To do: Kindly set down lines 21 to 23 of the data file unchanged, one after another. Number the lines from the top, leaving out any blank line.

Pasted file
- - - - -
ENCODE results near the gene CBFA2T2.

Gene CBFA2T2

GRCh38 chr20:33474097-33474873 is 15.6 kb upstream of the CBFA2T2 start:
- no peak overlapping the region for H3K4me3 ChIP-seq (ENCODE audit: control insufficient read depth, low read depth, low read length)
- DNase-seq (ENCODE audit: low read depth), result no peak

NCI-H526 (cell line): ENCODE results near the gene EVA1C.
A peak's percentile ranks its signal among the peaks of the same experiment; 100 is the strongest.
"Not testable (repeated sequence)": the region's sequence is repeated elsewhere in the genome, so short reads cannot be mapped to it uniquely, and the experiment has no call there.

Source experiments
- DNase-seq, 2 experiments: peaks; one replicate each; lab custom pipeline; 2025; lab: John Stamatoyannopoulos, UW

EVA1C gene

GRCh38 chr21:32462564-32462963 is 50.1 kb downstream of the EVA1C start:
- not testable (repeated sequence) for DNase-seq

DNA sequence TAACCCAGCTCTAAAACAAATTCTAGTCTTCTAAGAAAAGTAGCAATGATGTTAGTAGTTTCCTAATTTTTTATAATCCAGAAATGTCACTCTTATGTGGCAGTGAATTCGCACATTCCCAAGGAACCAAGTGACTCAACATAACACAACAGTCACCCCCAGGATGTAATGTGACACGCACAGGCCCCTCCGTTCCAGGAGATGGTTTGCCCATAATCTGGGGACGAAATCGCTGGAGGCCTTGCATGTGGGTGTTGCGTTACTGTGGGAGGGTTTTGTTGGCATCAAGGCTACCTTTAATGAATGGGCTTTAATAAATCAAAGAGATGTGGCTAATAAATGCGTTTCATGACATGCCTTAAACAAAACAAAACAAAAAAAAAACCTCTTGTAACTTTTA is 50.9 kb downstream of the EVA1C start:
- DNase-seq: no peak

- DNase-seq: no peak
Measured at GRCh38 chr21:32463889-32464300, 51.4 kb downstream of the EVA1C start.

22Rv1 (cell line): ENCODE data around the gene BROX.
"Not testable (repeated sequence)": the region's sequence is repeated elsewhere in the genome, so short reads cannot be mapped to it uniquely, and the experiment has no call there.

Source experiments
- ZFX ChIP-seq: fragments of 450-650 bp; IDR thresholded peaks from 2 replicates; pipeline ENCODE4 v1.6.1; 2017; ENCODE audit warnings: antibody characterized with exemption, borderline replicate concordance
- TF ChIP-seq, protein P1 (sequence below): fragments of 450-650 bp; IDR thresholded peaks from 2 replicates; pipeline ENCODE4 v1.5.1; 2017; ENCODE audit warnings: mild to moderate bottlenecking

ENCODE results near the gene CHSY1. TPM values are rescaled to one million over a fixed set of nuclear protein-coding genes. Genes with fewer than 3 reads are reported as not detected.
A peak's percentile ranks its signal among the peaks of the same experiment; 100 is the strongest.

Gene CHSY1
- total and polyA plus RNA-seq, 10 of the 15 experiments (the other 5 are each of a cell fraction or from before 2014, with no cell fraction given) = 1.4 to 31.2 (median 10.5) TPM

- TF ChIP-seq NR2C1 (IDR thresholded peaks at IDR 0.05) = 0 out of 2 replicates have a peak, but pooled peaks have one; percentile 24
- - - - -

- ZFX ChIP-seq: fragments of 450-650 bp; IDR thresholded peaks from 2 replicates; pipeline ENCODE4 v1.6.1; 2017; ENCODE audit warnings: antibody characterized with exemption, borderline replicate concordance
- TF ChIP-seq, protein P1 (sequence below): fragments of 450-650 bp; IDR thresholded peaks from 2 replicates; pipeline ENCODE4 v1.5.1; 2017; ENCODE audit warnings: mild to moderate bottlenecking

ENCODE results near the gene CHSY1. TPM values are rescaled to one million over a fixed set of nuclear protein-coding genes. Genes with fewer than 3 reads are reported as not detected.